Numerous tornadoes reported: The National Weather Service said it had confirmed three tornadoes were spawned by Michael. An EF0 tornado touched down a couple of miles southwest of Atlanta and snapped several large trees. A high-end EF1 tornado touched down in Crawford County. Numerous trees were knocked down or uprooted. Several homes were damaged by falling trees, the NWS said. Damage was also found in Peach County that was thought to be caused by a brief tornado, but NWS said it wants to re-examine radar data to confirm it.
Thousands lose power: After its assault on Florida, Michael's wind and rain pelted southern and central Georgia, knocking out power and downing trees in the southwestern corner of the state. At the peak of the outages, about 350,000 homes and business were without power.
Another storm brings flooding: Just weeks after being slammed by Hurricane Florence, the Carolinas are yet again seeing impacts from a tropical system. On Thursday morning, flooding was reported in parts of western North Carolina after hours of heavy rain overwhelmed rivers and streams. Several roads in Boone, North Carolina, were impacted the floodwaters Thursday morning, the city's police department tweeted. Gov. Roy Cooper said “dozens” of people were rescued from flash floods and rising rivers, the News and Observer reported.
Three deaths confirmed: A North Carolina man was killed Thursday after a tree fell on his car in Iredell County, north of Charlotte. He was later identified by WJZY-TV as 38-year-old Brian Cooper. Two others died in Marion, northeast of Asheville, when they crashed into a tree that had fallen into the roadway. "We extend our heartfelt sympathy to the loved ones and friends of those killed," said Cooper in a statement.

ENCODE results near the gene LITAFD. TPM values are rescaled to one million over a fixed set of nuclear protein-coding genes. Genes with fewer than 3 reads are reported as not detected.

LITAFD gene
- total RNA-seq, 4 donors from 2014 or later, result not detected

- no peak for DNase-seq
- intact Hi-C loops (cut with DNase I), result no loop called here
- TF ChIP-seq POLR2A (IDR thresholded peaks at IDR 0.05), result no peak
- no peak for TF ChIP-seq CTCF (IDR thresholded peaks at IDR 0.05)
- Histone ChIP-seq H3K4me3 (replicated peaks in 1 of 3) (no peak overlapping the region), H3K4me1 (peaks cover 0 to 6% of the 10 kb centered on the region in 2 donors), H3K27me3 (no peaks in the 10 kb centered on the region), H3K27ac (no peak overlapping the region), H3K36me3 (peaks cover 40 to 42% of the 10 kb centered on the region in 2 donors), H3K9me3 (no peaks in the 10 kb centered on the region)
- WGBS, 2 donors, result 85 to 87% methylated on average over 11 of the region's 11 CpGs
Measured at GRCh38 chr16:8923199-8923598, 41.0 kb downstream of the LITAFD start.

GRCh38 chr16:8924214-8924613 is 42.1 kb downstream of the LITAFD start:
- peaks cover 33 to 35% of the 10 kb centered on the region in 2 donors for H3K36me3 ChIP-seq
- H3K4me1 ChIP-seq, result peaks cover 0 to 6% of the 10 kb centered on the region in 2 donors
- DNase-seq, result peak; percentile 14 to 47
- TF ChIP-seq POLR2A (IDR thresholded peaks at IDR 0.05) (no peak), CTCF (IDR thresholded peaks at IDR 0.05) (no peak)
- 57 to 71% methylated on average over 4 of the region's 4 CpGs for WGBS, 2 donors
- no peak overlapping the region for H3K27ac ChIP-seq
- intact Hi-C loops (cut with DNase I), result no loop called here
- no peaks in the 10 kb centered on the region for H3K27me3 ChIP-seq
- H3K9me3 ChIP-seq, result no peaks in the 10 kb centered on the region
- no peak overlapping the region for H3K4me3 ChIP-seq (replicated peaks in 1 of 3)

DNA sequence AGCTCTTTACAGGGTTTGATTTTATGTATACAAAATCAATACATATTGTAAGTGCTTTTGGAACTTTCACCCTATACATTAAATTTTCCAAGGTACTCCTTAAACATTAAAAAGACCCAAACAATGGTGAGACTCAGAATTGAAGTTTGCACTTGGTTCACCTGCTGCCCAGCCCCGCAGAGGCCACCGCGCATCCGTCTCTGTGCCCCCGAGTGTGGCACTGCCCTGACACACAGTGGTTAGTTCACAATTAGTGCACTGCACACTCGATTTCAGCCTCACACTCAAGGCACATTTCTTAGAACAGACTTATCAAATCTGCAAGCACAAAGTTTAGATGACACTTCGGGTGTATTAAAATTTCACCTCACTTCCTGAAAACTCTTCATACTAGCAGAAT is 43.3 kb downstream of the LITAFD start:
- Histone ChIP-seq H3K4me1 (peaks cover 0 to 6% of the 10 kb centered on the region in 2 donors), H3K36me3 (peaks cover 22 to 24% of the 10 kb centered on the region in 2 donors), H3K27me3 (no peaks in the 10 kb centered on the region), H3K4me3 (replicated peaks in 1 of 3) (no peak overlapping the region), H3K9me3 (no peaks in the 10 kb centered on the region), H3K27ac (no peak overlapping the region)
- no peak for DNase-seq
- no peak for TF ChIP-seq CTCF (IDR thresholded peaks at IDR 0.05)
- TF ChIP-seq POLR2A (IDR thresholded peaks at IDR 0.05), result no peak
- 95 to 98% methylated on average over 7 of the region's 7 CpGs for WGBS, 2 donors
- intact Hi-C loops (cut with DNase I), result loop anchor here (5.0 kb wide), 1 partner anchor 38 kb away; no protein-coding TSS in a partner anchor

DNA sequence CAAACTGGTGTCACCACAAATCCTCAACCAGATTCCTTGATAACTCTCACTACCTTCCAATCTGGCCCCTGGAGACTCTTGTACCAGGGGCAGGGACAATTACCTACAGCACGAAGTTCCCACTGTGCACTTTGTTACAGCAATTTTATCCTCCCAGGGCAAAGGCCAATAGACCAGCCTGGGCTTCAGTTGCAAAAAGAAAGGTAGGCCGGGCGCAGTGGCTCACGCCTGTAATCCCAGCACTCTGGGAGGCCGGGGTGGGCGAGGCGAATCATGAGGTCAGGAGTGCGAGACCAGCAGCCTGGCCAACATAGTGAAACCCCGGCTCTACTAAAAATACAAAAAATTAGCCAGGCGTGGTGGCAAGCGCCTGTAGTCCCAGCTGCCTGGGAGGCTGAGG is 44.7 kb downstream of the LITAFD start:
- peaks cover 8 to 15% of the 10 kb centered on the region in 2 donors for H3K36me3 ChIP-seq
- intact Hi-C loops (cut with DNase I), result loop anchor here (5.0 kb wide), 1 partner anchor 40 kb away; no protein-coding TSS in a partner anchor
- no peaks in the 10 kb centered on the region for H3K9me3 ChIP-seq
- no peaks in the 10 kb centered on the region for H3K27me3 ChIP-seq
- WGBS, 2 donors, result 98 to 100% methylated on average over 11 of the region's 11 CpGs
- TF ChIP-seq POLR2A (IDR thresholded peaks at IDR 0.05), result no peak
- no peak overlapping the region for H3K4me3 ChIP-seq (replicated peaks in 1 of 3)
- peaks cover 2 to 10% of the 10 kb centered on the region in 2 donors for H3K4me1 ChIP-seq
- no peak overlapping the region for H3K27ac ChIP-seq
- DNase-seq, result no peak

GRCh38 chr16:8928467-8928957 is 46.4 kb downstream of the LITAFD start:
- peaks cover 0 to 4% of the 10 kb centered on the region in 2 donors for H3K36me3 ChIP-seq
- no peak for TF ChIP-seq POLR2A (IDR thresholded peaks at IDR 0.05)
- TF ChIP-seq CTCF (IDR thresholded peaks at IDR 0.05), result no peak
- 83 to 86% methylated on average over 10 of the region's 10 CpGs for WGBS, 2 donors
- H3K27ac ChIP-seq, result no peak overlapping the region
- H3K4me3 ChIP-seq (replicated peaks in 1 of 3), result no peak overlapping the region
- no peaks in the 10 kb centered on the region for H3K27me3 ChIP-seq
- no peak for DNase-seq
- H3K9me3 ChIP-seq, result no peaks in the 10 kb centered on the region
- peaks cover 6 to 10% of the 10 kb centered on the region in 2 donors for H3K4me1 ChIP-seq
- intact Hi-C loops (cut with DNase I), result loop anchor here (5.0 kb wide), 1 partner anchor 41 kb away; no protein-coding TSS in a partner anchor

Homes flooded: Water rose knee-high and waist-high in communities near Columbia, South Carolina. At least 20 people were evacuated from their homes in Irmo, the State reported, and more than 40 homes had water in them, said Ben Smith, assistant chief of the Irmo Fire District.
Five killed in the floods: At least five people died in the state late Thursday and early Friday because of the flooding. One of the victims was identified as Lt. Brad Clark, who died in a crash while responding to a weather-related incident.
Flooded roads and water rescues At least 1,200 roads were closed and water rescues need as rain from Michael flooded southwest and central Virginia on Thursday, the National Weather Service reported, including Roanoke, Danville and southern Pittsylvania County, and Henry County. Hundreds of trees were down in Henry County, too. Reports said several had fallen on homes with people trapped inside. In Hanover County, emergency officials rescued a person after a tree fell on a house. Water rescues were also needed in Richmond.
'Once in a generation': "Yesterday was a once in a generation, perhaps lifetime, storm event for #DanvilleVA," said Danville Vice Mayor Lee Vogler in a Friday morning Facebook post.
Tornado warnings: James City County tweeted Friday that the National Weather Service had confirmed an EF-1 tornado touched down in the Norge area. The tweet said 32 homes were damaged, and no one was injured. Officials estimate damage to be at $1.8 million. More than a half dozen tornado warnings were issued Thursday evening for parts of southwestern and central Virginia.
- Information from the Associated Press was used in this report.